Universal Design as Social Sustainability

GBCI course ID: # 0920014254

Read article here: Universal Design as Social Sustainability

Overview
This article argues that, to reflect societal values of democracy and inclusivity, build-ings must be designed to be accessible to all. This in turn implies that universal design must be seen not as an optional add-on, but as an essential and integrated aspect of all aspects of the built environment.

The author proposes that strategies for ‘mainstreaming’ universal design may be seen as similar to those that have successfully changed our thinking about environmental sustainability over the last 20 years.

Case studies explore how accessible design complements environmental and social sustainability, and how such examples can demonstrate to governing bodies, the general public, and to architects and designers the benefits of meeting the accessibility needs of everyone.

Learning Outcomes
On completion of this learning unit, the reader will:

1. Understand and appreciate how universal design strategies can improve the accessibility and functionality of
buildings for all members of the community.
2. Understand and appreciate how universal design strategies can enhance the wellbeing of building users by
relieving stress and anxiety.
3. Understand and appreciate how early implementation of Universal Design strategies can improve the life cycle
performance of buildings by reducing the need for retrofits and facilitating ageing in place.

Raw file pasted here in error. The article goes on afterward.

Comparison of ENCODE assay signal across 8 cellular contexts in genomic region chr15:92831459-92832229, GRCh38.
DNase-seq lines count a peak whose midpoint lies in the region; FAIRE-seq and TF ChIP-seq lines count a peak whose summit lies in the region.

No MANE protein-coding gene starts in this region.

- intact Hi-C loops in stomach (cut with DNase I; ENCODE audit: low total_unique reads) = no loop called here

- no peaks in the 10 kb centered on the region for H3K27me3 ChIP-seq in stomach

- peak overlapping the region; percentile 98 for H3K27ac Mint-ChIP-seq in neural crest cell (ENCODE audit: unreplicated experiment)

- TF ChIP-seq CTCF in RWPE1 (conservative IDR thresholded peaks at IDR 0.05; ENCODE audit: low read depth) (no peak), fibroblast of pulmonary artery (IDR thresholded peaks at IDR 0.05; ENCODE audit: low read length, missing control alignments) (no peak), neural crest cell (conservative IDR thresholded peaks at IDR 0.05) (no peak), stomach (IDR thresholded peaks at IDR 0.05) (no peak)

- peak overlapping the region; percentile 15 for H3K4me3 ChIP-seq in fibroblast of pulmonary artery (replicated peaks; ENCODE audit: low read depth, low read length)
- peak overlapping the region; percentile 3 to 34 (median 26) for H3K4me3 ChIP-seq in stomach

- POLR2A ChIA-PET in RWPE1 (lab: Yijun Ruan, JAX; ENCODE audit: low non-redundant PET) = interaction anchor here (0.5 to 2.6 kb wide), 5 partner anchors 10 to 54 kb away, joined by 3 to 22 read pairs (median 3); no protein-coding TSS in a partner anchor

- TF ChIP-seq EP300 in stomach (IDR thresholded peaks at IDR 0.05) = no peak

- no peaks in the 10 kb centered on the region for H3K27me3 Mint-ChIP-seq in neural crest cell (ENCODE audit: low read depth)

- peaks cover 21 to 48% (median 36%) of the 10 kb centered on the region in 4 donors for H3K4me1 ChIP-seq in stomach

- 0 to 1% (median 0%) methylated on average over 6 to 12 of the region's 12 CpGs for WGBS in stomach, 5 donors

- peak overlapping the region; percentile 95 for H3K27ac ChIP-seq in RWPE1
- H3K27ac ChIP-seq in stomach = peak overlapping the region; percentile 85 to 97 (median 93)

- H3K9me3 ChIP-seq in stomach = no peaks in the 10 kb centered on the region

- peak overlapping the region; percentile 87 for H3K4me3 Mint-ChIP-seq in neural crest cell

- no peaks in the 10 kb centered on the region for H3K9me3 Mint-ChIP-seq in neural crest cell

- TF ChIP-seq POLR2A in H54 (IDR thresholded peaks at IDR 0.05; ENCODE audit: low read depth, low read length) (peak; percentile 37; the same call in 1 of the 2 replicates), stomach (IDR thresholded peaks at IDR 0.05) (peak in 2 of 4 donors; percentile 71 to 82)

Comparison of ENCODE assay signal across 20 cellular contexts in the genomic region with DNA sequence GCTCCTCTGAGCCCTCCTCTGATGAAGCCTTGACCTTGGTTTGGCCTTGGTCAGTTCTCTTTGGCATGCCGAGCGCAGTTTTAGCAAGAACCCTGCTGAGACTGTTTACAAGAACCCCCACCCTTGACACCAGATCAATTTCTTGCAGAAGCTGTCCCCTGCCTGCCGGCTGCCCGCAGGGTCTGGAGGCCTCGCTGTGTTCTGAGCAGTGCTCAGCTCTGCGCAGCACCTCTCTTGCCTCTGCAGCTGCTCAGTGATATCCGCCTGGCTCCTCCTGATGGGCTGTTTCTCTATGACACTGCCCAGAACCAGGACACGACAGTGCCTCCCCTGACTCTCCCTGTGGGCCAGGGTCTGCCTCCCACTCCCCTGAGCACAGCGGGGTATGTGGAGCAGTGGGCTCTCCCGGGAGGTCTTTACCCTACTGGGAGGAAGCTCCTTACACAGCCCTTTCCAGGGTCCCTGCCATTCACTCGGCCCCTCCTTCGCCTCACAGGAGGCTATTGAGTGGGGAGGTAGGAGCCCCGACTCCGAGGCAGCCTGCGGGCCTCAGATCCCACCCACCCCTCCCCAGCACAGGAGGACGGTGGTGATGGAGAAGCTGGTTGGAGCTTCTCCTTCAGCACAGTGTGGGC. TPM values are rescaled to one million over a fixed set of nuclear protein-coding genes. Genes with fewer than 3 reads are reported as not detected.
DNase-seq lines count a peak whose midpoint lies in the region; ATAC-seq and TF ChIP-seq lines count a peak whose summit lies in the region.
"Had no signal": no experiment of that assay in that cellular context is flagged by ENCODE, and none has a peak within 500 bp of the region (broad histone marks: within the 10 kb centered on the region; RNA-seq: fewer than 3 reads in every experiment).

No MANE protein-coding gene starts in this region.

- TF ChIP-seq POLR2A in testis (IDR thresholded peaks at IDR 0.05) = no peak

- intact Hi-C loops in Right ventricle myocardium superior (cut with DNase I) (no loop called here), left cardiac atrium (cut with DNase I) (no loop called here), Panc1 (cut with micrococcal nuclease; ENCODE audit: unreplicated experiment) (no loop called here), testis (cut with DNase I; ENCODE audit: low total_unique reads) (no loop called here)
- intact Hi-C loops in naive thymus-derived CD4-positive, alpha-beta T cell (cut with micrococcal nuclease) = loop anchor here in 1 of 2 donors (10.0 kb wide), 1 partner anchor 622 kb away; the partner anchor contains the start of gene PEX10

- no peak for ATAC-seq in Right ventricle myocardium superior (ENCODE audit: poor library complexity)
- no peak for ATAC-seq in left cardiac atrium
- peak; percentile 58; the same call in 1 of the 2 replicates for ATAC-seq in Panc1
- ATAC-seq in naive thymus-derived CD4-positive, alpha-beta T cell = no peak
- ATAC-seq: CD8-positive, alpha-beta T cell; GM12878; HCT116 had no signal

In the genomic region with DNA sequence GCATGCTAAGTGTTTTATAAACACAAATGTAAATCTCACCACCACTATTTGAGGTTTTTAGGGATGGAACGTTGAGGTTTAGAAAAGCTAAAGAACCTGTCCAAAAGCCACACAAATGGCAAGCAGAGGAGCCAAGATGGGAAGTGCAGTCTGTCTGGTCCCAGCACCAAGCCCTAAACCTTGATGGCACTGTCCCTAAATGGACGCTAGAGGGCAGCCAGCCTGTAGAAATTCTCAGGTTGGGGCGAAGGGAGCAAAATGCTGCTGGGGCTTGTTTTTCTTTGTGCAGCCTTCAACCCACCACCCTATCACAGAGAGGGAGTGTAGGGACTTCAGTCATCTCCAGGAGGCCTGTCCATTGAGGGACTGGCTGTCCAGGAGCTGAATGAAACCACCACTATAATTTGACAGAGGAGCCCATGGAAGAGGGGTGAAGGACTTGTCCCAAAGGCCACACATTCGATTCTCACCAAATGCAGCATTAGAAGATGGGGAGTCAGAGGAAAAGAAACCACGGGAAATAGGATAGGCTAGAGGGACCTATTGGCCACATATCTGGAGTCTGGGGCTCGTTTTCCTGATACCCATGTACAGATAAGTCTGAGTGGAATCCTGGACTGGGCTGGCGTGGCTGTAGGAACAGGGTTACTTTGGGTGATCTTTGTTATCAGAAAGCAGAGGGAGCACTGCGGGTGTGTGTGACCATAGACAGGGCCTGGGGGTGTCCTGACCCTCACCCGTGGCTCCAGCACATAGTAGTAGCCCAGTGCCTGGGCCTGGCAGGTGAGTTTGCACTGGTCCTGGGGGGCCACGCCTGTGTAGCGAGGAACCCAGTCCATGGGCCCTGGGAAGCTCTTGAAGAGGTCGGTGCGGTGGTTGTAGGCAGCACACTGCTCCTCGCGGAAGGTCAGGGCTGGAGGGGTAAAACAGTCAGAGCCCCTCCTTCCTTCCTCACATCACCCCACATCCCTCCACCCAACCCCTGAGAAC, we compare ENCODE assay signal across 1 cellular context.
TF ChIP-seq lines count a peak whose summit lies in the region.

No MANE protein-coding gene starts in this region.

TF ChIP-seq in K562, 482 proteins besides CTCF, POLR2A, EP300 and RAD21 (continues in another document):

4. Understand and appreciate how, by incorporating universal design strategies, green buildings can demonstrate
to design professionals and the public, the synergies between environmental and social sustainability.

Narrative about Learning Outcomes
In response to the request, the learning outcomes were reviewed and the general language originally used was replaced with more specific language relating to the objectives of green building design. E.g. enabling all members of the community to access and use a building effectively improves the utilization and efficiency of a building, while reducing anxiety levels in those who would otherwise experience difficulties. Also, incorporating strategies for aging in place has a direct life cycle benefit, as it reduces or eliminates the need for future rehabilitation and adaptation.

Assessment
All articles offered by SABMag are GBCI approved. To qualify for continuing education learning hours, practitioners must first read the technical article below, and then proceed to complete the short quiz at the end. You must receive 80% on the quiz to record the activity as part of your continuing education. An email will be sent to you and will act as your certificate of completion once you have successfully completed the requirements.

Quiz by: Susan Ruptash, Managing principal, Quadrangle Architects